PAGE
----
About The Artist
Silvey Dale Norman, Jr. hailed from Morgan County, Ohio, where he quickly became known as Junior or "Catfish" for much of his life. He grew up as part of a tri-racial community which he described poetically by saying "I'm a little bit Indian, a little bit Dutch, a little bit Colored, but not too much." According to his stepmother he sang almost from infancy and could play guitar a little bit before he started school.
For him, school was Malta-McConnellsvile from which he was graduated about 1951 and then joined the U. S. Navy.
After concluding his military service, Norman went to work at a factory in Malta until it closed in the late 1970s and then worked for Highway Department. He also increasingly dabbled in country music at the local level. Sometimes Junior worked as a solo artist and at other times played in a band called The Fugitives.
By the late sixties, he was playing in various country parks, especially Ponderosa Park in Salem, Ohio. About 1969, he first played at the WWVA Jamboree, becoming a regular when it moved back to the Capitol Theater and became Jamboree U S A. This provided him with opportunities to work more in Pennsylvania and sometimes more distant spots to the East. Since Charley Pride's rise to prominence took place just a little earlier, many people viewed Junior as the Jamboree's answer to the new Nashville star.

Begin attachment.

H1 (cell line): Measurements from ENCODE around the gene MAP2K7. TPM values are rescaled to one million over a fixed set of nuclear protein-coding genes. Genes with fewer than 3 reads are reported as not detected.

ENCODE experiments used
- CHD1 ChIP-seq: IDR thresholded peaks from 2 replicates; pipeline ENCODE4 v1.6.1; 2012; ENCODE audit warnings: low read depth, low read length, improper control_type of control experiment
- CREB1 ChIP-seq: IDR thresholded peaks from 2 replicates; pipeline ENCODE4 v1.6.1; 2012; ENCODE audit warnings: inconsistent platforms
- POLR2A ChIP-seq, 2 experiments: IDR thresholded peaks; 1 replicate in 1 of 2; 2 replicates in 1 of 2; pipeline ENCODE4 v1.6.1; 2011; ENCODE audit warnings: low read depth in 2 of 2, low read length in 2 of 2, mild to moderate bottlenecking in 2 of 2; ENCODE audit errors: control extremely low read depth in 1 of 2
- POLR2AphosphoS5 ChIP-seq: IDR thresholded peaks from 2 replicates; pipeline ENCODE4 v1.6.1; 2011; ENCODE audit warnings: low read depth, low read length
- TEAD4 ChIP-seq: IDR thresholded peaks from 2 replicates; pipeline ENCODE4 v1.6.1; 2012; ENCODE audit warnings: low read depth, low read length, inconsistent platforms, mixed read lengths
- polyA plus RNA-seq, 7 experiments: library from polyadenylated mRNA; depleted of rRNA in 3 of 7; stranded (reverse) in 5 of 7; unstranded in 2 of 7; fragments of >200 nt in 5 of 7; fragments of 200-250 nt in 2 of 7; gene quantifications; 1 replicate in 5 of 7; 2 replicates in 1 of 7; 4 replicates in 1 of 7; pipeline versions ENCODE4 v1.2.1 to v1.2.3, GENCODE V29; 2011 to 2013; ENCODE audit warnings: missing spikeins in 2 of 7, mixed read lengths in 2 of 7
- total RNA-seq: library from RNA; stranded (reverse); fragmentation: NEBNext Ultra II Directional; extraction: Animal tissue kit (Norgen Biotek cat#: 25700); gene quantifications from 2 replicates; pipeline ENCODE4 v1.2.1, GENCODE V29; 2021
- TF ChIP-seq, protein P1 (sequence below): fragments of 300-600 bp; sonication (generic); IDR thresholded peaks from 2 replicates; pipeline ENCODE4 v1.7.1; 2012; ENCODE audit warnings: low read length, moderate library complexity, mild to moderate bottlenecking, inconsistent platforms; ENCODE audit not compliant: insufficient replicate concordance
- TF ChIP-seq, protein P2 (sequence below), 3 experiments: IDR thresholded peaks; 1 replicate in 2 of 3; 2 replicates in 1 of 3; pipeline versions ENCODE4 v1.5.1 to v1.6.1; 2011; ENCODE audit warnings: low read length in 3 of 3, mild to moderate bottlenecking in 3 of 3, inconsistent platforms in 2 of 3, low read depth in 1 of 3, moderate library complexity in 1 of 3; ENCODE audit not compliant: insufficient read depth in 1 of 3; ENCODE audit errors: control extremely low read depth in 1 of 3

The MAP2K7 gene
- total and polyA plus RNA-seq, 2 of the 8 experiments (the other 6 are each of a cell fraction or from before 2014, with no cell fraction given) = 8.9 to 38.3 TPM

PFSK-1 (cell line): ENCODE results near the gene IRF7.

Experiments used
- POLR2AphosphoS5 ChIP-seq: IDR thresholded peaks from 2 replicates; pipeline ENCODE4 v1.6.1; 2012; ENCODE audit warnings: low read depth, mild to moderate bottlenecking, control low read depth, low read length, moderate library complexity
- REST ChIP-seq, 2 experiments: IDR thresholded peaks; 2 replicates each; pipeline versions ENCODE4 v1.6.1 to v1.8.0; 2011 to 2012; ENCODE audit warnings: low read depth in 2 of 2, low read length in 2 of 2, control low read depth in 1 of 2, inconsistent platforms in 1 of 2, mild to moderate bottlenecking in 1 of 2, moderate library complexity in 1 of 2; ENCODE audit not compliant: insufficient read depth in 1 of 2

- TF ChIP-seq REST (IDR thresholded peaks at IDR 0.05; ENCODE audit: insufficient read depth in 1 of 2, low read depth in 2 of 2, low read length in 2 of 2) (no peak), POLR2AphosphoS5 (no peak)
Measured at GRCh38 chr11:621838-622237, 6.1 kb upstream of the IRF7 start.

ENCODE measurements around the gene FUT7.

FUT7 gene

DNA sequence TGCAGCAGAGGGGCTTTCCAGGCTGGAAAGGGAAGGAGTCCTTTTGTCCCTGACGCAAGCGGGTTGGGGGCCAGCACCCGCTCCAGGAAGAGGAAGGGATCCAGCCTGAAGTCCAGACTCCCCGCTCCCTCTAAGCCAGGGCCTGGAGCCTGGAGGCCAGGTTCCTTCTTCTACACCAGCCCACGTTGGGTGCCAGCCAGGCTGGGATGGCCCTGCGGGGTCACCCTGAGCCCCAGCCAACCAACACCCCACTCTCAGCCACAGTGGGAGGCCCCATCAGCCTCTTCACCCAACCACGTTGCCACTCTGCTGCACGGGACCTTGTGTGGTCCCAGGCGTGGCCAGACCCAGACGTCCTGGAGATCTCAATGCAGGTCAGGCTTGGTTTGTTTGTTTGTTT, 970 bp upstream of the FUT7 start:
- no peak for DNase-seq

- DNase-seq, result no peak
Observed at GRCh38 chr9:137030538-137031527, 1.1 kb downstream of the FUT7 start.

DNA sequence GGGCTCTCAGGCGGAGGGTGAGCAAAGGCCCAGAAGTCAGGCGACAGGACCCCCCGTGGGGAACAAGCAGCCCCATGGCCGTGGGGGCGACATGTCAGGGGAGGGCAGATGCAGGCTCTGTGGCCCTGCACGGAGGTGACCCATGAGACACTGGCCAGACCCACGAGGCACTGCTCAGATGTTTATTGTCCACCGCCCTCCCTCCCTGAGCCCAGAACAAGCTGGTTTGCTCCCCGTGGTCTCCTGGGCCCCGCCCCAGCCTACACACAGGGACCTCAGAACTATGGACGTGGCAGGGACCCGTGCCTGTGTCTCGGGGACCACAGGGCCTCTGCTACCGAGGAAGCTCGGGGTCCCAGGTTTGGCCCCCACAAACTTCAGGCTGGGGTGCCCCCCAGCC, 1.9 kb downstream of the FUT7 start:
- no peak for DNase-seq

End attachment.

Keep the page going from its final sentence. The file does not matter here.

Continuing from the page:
Norman had a brief but sporadic recording career which totaled only three singles. The first took place in the mid-1970s via the small Nashville-based Artist of America Records. About 1979, he did another single on Jam U S A, which was owned by WWVA. His last 45 rpm effort came out in 1982 on Norman Kelley's Pennsylvania-based Country Star Records. The A side was a western-flavored number Kelley had co-written back in the forties b/w a cover of the Charley Pride hit "Crystal Chandelier" which may have been his best release. (Note: The record label seems to list the songwriter credit for "Crystal Chandelier" to a David Fox. Ted Harris wrote the version that Charley is noted for.)
In later years, he would be part of the Jamboree shows when a headline act would make an appearance. He was on Jamboree USA when Dan Seals appeared on August 4, 1990. On February 27, 1988, Doc and Chickie Williams made an appearance. By then DOc was known as "West Virginia's Official Country Music Ambassador of Country Music", "Distinguished West Virginian" and part of a select group inducted into the Wheeling Hall of Fame. That show included Doc's daughters as well as Junior and other Jamboree stars. Another show was when Razzy Bailey appeared on August 15, 1981.
By the 1990s, Norman was increasingly troubled by health problems. He had been diagnosed with Addison's disease back in the 1970s. By the time he reached his sixties it became increasingly serious. Then lymphoma, a rare form of leukemia, struck and he passed away several days after reaching age 65 in a Columbus hospital. He was survived by seven children, one of whom sang and sounded exactly like Junior. He perished in a truck wreck. Part of the information herein was extracted from a research paper concerning Norman by Rick Shriver.
At the time of his passing, he was married to Phyllis Stanley Norman whom he married on November 2, 1990. His previous marriaged to Mary H. Norman ended in divorce in April 1986. He was living in McConnelsville at the time of his passing.
Credits & Sources
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